You see, when I review the past weeks and even just this morning, I see my children’s struggles with emotions and attitudes and my own battle to relax. I understand that they are adjusting to being back to school after a full weekend, a time change, and a chopped-up school schedule this winter season. We’re off-kilter around here and for good reason. For my daughter, as much as she loves to get out and go and learn and grow, she loves time to be cozy at home. She insisted on quitting dance last month because she was done. She needed a break to breathe too. And my son . . . as tenderhearted as he is, he is a growing boy with testosterone flowing, who is learning to manage his aggression and coming to terms with what it means to feel frustrated but not to let those rule his behavior. A lesson his mother still struggles to learn. Is that best learned filling up his agenda without giving him space in his day to let him be him? He’s seven, and he does a superb job staying on task for seven solid hours a day five days a week. If he doesn’t have time to breathe slowly, that aggression’s going to pop, and who could blame him.

 

So what am I trying to say? I quit.

 

I quit the hamster wheel that pushes me to push. I want to be here and now. I want to slow the pace, purposefully, so that I can be my best for the primary ones in my life, so that I stand a stronger chance of nurturing the best in them. I want to actually delight, not just think about the concept in a wistful way. I want to free my children from the trap that says they have to be involved in such and such so that they can compete well in later years. I will not, WILL NOT, give in to the lie that says they must be on the track of star athlete or musical prodigy or future Nobel-prize winner. I want to protect their need to just be, and their time to play, at home, no agenda. I want them to be them because they are worthy of delighting in. I want my husband to feel respected and supported because he is who he is. I want to put away the computer keyboard and not feel as though I have to jump to the next project. When we overload the minutes, we often lose the slow grace of the moment.

 

When we overload the minutes, we often lose the slow and steady grace of the moment.

 

When we lose the grace of the moment we weaken our connections with other hearts–and with our own. Too much chronic busyness is a joy stealer, and I choose joy first. I want to focus on filling hearts, not minutes. I will not steal the joy from our lives, or the gift of giving my family a mother who is at peace, or a wife with energy enough to support and laugh. I will not contribute to life’s challenges by setting up my family to be daily drained of living whole. I believe that living whole means giving up too much busyness and a misinformed “need” to accomplish more in order to matter more.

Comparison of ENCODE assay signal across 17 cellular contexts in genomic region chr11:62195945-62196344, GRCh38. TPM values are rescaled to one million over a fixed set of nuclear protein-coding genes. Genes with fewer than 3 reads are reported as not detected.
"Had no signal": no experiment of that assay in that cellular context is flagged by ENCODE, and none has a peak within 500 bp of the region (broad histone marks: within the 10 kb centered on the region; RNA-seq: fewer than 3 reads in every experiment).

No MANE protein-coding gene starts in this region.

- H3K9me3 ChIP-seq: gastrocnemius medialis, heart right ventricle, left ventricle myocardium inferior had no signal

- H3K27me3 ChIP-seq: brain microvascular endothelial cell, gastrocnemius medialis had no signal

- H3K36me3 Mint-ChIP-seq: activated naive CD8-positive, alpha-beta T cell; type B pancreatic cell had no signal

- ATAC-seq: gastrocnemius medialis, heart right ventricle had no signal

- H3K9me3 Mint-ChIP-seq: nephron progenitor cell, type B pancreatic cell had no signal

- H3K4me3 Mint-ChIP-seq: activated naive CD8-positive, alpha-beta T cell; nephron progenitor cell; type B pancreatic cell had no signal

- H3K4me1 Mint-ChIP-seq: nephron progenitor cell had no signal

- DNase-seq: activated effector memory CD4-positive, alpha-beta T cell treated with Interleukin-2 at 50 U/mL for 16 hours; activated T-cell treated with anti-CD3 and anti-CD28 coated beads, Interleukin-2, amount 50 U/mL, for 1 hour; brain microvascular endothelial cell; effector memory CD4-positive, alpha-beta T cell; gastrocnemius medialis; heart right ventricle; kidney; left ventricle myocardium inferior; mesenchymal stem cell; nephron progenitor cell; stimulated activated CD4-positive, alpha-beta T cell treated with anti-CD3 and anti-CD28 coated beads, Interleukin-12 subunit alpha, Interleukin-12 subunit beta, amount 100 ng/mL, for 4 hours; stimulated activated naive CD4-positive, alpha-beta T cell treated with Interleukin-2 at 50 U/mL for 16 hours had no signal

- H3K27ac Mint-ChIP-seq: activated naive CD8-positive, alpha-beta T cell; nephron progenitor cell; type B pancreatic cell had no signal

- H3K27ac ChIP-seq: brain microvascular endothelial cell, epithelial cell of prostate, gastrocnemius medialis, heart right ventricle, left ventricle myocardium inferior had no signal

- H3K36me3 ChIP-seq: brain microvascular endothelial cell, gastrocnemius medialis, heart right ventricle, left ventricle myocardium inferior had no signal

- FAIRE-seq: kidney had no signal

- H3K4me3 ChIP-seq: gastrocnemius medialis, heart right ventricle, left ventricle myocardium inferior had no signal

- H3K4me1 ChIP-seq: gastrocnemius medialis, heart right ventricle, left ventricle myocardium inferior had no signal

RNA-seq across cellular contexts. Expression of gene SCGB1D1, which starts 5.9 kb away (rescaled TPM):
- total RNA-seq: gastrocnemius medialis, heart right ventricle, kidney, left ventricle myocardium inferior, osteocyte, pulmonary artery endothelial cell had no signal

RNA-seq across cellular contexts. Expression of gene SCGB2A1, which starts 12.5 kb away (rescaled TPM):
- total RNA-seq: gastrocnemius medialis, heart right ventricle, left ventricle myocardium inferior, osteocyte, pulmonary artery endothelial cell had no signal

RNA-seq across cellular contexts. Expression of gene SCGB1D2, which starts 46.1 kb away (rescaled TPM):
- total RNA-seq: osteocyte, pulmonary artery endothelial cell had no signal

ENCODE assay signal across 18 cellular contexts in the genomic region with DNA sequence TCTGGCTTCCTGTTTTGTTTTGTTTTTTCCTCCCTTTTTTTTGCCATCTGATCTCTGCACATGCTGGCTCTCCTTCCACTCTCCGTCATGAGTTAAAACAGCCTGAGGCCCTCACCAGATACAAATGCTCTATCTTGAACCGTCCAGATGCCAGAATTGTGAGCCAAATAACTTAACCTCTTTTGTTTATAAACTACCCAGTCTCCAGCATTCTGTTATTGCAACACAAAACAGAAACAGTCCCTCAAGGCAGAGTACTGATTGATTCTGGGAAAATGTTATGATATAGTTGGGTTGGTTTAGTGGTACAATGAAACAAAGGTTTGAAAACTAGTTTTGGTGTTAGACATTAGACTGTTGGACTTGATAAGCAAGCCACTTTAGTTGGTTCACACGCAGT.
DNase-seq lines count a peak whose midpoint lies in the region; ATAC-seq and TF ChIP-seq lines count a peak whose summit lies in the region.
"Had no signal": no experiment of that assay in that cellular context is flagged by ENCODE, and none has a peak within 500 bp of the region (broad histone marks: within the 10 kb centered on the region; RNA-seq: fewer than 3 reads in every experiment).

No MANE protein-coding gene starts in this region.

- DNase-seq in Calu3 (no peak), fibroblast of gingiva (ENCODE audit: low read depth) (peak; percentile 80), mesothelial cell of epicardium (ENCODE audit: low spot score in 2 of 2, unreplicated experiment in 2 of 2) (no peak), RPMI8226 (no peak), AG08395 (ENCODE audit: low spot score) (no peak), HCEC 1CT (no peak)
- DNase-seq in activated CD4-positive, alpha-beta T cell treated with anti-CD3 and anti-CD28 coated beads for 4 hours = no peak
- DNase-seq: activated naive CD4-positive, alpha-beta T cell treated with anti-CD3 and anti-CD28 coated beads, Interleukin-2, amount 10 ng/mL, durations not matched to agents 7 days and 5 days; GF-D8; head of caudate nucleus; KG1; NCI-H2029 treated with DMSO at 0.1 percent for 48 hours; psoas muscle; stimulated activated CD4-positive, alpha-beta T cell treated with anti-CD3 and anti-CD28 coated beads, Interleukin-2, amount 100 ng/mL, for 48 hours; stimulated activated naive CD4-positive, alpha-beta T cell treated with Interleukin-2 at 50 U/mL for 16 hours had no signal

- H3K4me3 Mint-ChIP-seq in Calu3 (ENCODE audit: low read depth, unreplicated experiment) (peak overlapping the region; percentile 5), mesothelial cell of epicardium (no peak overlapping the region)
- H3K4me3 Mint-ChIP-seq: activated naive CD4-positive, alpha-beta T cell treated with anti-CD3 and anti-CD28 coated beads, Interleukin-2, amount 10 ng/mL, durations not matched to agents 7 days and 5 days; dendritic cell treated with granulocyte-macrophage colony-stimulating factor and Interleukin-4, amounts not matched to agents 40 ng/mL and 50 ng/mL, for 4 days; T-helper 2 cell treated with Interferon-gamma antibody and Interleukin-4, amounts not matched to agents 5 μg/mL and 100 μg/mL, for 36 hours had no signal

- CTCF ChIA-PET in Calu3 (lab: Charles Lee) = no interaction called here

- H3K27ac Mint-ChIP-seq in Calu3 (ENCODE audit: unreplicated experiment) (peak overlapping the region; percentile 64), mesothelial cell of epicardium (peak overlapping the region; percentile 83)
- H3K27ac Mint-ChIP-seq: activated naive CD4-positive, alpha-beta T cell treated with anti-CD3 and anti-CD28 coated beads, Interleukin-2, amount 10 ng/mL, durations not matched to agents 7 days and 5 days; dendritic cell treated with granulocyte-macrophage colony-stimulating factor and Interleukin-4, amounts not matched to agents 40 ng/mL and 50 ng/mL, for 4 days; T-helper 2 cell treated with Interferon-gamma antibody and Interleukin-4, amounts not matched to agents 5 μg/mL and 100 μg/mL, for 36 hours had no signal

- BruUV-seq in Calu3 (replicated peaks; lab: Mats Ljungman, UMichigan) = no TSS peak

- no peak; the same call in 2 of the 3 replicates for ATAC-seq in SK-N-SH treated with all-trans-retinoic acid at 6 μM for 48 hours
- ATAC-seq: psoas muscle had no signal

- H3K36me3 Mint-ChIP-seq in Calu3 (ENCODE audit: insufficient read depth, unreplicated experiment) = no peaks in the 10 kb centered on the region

I quit the craziness and choose to live unadorned by a lie. I will live whole and will set an atmosphere for my family to rest in that cocoon as well.

 

If I don’t take the time to breathe without immediately looking ahead to my next goal, I cheat life and joy. I cheat my family and myself. And I cheat the next project from a refreshed perspective. This is a heart thing for me more than a scheduling thing. I want a next project. But I want whole hearts more, for my family and myself. So I must take time to refresh and set the example in front of my kids. Am I disillusioned enough to think that I’ll never again battle this tendency toward busyness? Not at all. I know for a fact I’ll find myself pulling out of this trap again, because life will always push us to stay more busy than wise. As seasons ebb and flow, so does our energy. But I will strive to return myself and my family to unadorned living as frequently as possible. More and more I’m coming to believe that kind of unadornment is key to raising truly well-rounded people.

 

So there are my scattered thoughts. They really are all over the place, but I’m putting them out there anyway. They’ve led me to discover that my next first thing is to live unencumbered by a need to tackle any other next thing until my rested spirit allows slows grace to do its steadying thing.

 

I wish a delightfully unadorned day on you.

 

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Where Mercy and Truth Need to Meet

A hot-button social issue close to my heart showed up on Facebook today. Here’s the link to a well-written article that calls it what it is. Abortion claims far, far too many victims–and the victims are not only the innocent children murdered.

 

The victims also include the hurting women and men who have fallen for a convoluted argument of convenience, the siblings who won’t meet or grow up with their little brothers or sisters, the grandparents who won’t see the beauty of an ongoing generation in their family, the children who were almost aborted who live with questions of how such a decision was almost made about them, the misled medical practitioners who give in to cultural pressure . . . an entire world that groans under the burden of brokenness, chaos, and confusion.